Saturday, November 12, 2011

Regis-Francois Gignoux 1816-1882

This image was painted during a very snowy 19thC winter in New Jersey. The artist Regis has portrayed this particular town through the season of winter, he has shown the town to be almost angelic in appearance, with children skating on the frozen lake and beams of light peering through the clouds. I feel that this painting was made to show a Sunday afternoon, as the children are watched closely by adults, who only had Sunday to spend in their spare time, or a day of rest.

When I first saw this painting I presumed it was of an English town not American, this shows that this painting is unusual, the desolate trees are a common icon of the British winter. We would presume that an American winter would be all about Christmas and more eccentric, showing towns coming together singing carols and standing around a huge Christmas tree.

Regis-Francois Gignoux (French-born American) Painting of Elizabethtown, N.J. 1816-1882

This painting would appeal and intrigue many British citizens in settling in America.There is a horse and carriage, wooden shack with free roaming chicken, as well as the smoking chimney of a stand alone house. These ideals suggest lots of land and almost 'living off the land', where people can live the american dream, emphasising this further is the flying crock of birds above that could suggest freedom not only to nature but to the people.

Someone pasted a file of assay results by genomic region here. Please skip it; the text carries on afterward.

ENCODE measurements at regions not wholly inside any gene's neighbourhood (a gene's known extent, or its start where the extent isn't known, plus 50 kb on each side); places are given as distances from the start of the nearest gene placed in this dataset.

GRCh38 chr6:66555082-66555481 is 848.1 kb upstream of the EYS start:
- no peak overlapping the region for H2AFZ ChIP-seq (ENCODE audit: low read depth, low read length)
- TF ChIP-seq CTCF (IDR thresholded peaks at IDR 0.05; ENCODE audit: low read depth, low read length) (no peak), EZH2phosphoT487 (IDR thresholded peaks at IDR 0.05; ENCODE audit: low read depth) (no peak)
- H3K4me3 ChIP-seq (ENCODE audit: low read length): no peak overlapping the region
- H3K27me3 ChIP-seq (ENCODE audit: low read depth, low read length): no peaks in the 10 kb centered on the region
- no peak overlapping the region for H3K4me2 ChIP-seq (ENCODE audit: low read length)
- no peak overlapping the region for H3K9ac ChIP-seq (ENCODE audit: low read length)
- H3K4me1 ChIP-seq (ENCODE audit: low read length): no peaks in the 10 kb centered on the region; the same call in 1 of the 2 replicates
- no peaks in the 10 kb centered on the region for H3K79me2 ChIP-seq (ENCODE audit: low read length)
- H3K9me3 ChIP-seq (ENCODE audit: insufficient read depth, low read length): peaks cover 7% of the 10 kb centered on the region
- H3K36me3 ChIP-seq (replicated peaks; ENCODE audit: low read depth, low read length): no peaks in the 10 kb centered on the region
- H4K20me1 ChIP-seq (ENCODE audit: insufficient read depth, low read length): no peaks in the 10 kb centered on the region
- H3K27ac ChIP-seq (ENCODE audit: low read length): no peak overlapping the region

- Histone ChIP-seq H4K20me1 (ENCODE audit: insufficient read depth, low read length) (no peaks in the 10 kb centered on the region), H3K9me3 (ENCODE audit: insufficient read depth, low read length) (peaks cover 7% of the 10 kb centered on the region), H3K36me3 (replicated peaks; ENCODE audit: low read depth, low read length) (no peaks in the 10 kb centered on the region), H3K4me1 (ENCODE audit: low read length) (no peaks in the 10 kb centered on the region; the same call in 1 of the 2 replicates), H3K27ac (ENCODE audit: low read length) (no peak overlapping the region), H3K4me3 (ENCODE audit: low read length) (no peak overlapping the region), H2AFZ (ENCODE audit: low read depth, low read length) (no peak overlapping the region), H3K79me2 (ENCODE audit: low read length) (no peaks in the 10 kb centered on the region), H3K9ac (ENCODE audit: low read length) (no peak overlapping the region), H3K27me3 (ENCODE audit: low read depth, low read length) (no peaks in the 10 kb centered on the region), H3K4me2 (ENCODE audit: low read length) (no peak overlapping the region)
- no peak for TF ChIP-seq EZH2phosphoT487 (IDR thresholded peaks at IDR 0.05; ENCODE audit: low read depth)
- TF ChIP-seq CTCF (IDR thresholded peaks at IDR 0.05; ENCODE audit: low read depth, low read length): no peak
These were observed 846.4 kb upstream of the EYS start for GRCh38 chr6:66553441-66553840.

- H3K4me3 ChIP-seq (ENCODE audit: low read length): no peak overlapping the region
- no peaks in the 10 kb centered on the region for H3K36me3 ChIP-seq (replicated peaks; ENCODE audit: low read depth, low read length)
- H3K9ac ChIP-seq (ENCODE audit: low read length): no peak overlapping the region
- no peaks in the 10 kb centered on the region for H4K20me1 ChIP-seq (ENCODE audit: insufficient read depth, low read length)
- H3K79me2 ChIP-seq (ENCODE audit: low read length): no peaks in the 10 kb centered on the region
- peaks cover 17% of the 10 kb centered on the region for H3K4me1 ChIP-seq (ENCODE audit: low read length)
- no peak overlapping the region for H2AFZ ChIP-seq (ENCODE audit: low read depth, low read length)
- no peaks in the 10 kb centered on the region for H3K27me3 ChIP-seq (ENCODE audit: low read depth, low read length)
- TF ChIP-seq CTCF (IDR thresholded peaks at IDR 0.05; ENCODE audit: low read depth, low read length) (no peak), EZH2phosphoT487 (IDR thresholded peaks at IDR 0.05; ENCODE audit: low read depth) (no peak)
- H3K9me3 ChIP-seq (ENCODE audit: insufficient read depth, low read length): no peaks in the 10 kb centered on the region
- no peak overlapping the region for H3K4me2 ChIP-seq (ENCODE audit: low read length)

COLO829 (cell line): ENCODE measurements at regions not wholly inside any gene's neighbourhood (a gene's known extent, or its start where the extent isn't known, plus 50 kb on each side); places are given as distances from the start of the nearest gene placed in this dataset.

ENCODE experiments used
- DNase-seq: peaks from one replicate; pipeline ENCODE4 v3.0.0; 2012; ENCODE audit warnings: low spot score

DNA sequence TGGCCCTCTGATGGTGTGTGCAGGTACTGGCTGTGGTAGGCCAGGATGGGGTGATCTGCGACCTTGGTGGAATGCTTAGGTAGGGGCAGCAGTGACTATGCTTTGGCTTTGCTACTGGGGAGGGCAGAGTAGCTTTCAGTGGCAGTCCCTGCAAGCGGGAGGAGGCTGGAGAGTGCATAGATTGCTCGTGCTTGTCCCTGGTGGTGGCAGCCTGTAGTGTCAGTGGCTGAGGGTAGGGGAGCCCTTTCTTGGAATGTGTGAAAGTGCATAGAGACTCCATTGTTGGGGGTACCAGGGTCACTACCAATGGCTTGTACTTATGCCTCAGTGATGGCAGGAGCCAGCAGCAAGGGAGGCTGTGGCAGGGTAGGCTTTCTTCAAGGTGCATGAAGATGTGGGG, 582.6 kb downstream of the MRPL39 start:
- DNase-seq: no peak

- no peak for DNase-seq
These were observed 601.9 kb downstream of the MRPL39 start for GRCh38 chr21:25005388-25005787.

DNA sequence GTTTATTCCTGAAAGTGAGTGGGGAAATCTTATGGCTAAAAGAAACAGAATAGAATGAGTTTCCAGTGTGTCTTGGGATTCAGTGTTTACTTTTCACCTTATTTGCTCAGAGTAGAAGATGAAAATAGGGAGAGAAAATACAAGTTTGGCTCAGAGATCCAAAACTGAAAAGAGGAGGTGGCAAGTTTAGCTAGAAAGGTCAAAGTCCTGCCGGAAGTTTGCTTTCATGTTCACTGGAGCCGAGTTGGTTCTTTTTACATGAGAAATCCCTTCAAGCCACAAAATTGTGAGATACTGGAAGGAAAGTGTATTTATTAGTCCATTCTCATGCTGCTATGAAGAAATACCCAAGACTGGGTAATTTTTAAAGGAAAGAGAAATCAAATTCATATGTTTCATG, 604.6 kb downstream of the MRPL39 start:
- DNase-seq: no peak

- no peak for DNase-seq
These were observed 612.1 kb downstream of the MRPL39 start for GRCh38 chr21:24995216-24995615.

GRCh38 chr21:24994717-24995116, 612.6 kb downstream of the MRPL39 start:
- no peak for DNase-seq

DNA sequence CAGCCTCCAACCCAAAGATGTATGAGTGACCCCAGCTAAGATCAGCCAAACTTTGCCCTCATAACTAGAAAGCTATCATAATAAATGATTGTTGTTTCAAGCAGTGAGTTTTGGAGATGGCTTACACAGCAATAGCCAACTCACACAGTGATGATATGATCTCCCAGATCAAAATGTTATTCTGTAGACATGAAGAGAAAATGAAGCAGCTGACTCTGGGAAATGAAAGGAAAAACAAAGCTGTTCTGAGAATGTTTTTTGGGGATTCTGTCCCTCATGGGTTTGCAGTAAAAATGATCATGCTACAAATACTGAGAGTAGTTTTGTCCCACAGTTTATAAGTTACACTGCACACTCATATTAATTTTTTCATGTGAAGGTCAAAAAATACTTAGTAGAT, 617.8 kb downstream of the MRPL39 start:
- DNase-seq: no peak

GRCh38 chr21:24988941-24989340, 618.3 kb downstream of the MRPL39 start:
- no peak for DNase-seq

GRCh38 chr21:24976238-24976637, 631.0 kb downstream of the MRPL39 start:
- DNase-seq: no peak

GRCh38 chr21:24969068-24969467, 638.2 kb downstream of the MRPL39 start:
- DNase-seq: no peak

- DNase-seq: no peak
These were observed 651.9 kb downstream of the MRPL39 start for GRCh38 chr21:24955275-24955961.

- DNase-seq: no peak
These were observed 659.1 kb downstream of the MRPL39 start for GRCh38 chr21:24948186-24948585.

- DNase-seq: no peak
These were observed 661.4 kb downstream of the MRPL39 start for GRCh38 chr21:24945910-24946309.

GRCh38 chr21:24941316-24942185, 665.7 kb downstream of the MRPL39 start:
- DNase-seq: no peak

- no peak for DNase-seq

There is one part of this painting that interests me the most, with all the children in the background playing and having fun, there is also an African American in the bottom right corner. He is shown to be happy, he has his hands in his pockets and seems not to be enjoying himself, whilst children and adults are having fun in the background, he stands alone, as if he has been sent away, on his own on the other side of the bridge. This intrigued me as I believed African Americans were not shown in many iconic images of America at this time, they were segregated from whites. A reason for this maybe as a result of the fact that the painter is not 'all' American, he was French and they were seen to be more tolerant of race at the time.

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